ain. They using up vast energy doing so. There's a
clue there that maybe hibernation and sleep are n
ot necessarily the same thing. Infact these warmin
g periods cost them about 80% of the total energy
cost over the hibernation season. So they'd save h
ell lot of energy if they didn't do this. But it s
eems like they are doing it because they have to.
We see body temp rising and falling over the hiber
nation bouts. The tmp rises to normal levels durin
g these rewarming periods and falls to rel low lev
els (close to ambient temp). These hibernating ani
mals do like to keep their body temp just slightly
above the ambient temp. These animals, just becau
se they allow their body temps to fall like this,
doesn't mean they've lost control of it. This is a
regulated reduction in body temp. We can see this
by looking at MR. What we can see is MR going up
and down periodically and not by alot. These chang
es in MR are asstd with changes in temp. This is t
he temp regulation at work, making sure that this
body temp stays at the same level just above the a
mbient temp. You can see that env rose a little he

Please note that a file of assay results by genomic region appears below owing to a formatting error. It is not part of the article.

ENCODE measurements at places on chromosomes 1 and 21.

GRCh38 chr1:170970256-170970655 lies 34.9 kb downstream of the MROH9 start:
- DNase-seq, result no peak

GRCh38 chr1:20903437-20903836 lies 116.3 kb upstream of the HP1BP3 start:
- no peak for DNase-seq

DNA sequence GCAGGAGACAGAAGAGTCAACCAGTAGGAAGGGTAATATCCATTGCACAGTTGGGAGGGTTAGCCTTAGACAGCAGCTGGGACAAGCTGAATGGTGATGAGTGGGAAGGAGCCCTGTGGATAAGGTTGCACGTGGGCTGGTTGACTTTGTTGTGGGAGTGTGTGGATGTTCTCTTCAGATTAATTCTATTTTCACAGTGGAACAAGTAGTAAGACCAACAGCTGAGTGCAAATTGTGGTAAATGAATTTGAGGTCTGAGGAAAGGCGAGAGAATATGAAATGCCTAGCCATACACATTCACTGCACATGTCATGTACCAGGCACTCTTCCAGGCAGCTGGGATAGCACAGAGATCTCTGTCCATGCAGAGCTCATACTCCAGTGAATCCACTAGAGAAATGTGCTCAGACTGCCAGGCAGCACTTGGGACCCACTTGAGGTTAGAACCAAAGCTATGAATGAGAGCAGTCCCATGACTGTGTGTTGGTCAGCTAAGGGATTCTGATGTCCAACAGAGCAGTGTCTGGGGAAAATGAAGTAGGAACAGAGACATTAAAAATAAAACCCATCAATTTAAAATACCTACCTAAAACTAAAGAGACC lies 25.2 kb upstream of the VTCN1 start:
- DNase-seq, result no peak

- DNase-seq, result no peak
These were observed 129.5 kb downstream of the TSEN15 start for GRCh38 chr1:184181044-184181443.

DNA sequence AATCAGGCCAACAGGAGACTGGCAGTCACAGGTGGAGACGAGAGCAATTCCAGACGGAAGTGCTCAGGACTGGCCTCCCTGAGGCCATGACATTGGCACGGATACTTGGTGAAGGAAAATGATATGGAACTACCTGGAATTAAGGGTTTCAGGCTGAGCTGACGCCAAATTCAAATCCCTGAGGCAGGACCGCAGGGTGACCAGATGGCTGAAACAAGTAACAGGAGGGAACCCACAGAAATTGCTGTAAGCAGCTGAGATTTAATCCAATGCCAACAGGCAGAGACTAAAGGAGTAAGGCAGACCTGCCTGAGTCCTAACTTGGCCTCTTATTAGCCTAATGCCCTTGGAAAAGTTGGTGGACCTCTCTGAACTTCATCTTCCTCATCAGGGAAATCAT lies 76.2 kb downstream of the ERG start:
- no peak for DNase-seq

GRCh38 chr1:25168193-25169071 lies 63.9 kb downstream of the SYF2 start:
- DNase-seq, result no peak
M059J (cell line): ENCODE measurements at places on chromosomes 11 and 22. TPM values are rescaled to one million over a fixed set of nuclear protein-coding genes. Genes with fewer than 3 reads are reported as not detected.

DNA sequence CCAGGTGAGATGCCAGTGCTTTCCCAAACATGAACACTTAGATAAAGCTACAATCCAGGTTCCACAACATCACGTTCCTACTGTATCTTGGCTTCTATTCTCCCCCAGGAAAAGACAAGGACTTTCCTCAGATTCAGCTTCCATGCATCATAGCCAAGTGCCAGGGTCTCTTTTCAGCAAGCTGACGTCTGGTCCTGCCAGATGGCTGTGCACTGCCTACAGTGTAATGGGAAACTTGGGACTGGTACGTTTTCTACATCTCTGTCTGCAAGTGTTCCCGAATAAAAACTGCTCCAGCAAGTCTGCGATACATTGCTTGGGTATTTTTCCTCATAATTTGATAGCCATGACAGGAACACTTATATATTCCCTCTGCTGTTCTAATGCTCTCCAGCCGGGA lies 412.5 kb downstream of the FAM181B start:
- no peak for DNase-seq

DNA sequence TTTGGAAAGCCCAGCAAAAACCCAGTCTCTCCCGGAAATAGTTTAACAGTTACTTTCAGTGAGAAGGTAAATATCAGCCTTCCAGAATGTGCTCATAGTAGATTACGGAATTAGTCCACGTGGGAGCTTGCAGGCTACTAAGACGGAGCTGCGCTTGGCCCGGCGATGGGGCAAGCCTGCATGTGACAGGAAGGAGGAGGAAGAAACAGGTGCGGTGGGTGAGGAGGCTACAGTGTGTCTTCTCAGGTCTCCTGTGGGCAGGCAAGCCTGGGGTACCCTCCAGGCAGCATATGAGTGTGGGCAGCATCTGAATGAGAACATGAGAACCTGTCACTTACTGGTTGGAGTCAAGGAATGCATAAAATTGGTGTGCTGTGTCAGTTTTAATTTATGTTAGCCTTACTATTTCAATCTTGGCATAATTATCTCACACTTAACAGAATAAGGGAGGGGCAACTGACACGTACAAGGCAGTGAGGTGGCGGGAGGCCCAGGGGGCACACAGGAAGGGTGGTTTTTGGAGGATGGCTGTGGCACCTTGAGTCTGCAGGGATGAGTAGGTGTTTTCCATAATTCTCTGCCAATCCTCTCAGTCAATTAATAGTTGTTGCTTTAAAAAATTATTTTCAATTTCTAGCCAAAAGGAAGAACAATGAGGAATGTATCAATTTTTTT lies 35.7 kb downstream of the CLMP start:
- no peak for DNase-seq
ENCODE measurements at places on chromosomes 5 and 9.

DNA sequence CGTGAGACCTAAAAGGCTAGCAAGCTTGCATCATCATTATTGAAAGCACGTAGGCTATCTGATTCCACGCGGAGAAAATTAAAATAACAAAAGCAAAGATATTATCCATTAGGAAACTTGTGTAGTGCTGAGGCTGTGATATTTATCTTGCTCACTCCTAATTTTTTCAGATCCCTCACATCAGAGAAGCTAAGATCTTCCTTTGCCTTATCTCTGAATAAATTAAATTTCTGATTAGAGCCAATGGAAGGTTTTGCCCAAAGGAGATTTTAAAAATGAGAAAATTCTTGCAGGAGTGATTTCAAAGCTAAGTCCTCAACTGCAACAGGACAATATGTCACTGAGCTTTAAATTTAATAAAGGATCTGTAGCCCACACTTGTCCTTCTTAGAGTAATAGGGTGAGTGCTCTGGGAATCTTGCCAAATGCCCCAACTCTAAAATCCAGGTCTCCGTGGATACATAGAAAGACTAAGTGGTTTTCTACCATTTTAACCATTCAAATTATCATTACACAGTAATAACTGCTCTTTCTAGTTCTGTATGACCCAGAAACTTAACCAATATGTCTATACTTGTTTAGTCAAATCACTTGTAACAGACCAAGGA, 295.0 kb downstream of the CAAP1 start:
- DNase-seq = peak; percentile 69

re, the temp reg system kinda kicked in to make su
re it doesnt sort of fall down to alot. If the env
temp goes down below 0, then these animals will r
aise their MR to keep their body temp up or close
to 1 or 2c usually. So its a active temp reg syste
m in a cold brain. You take your brain and cool it
down to 10c. It wouldnt work! Same thing with a r
at; the nuerons will switch off b/c of the cold. S
omething unique about hibernating animals keeps th
e vital stuff going. One of the things that keeps
on going is the circa clock and this arousal behav
iour is regualted in part by the circa timing system.
So the decrease in body temp is important for energ
y savings for 2 reasons:
There's a direct affect on the MR called the q10 a
ffect. Cells in a bag of chemical reactions. The a
mt of energy in the system dictates how fast the r